UBC Theses and Dissertations

UBC Theses Logo

UBC Theses and Dissertations

The ancient system of rhetoric with a partial study of its influence on Virgil as seen in the similes… Akpore, Demas Onoliobakpovba 1958

Your browser doesn't seem to have a PDF viewer, please download the PDF to view this item.

Item Metadata

Download

Media
831-UBC_1958_A8 A4 A6.pdf [ 4.35MB ]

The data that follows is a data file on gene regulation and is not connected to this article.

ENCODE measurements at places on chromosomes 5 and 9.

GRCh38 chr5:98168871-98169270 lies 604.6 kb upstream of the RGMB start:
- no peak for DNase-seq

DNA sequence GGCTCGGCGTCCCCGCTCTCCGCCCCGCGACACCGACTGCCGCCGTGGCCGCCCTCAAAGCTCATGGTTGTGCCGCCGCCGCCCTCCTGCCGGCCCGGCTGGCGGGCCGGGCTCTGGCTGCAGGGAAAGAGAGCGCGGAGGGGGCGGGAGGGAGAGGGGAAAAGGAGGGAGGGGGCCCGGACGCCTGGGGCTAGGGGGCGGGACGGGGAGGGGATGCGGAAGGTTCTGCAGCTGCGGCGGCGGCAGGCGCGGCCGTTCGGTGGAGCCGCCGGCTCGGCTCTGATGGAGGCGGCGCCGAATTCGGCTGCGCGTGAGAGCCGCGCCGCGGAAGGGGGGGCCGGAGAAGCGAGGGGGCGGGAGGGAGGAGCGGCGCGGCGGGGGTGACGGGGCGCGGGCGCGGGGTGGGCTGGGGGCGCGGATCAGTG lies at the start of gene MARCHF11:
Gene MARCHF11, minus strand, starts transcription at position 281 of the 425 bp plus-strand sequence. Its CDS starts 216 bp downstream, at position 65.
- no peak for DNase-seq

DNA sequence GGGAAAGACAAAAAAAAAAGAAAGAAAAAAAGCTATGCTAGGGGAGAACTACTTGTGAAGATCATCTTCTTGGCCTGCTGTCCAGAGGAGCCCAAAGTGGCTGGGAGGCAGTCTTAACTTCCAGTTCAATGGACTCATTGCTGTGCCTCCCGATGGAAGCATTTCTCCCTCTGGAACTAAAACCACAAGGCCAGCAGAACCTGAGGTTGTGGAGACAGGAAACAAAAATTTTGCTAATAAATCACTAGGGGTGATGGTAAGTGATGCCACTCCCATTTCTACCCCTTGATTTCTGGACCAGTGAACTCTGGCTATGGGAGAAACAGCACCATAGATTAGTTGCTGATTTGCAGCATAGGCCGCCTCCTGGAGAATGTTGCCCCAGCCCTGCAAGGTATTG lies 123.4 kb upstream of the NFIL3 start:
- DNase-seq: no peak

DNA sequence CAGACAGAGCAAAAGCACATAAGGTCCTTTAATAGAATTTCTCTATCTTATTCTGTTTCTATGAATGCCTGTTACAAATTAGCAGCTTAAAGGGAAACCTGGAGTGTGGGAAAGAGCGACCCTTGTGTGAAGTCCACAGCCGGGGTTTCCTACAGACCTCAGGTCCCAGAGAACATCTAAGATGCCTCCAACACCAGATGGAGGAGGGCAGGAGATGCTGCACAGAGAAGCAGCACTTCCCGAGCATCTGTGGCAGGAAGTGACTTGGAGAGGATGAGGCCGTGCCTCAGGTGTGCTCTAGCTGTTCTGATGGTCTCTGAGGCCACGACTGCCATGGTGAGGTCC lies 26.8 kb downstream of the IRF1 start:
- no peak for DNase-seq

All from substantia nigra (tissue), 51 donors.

Metadata
JSON: 831-1.0106148.json
JSON-LD: 831-1.0106148-ld.json
RDF/XML (Pretty): 831-1.0106148-rdf.xml
RDF/JSON: 831-1.0106148-rdf.json
Turtle: 831-1.0106148-turtle.txt
N-Triples: 831-1.0106148-rdf-ntriples.txt
Original Record: 831-1.0106148-source.json
Full Text
831-1.0106148-fulltext.txt
Citation
831-1.0106148.ris

Full Text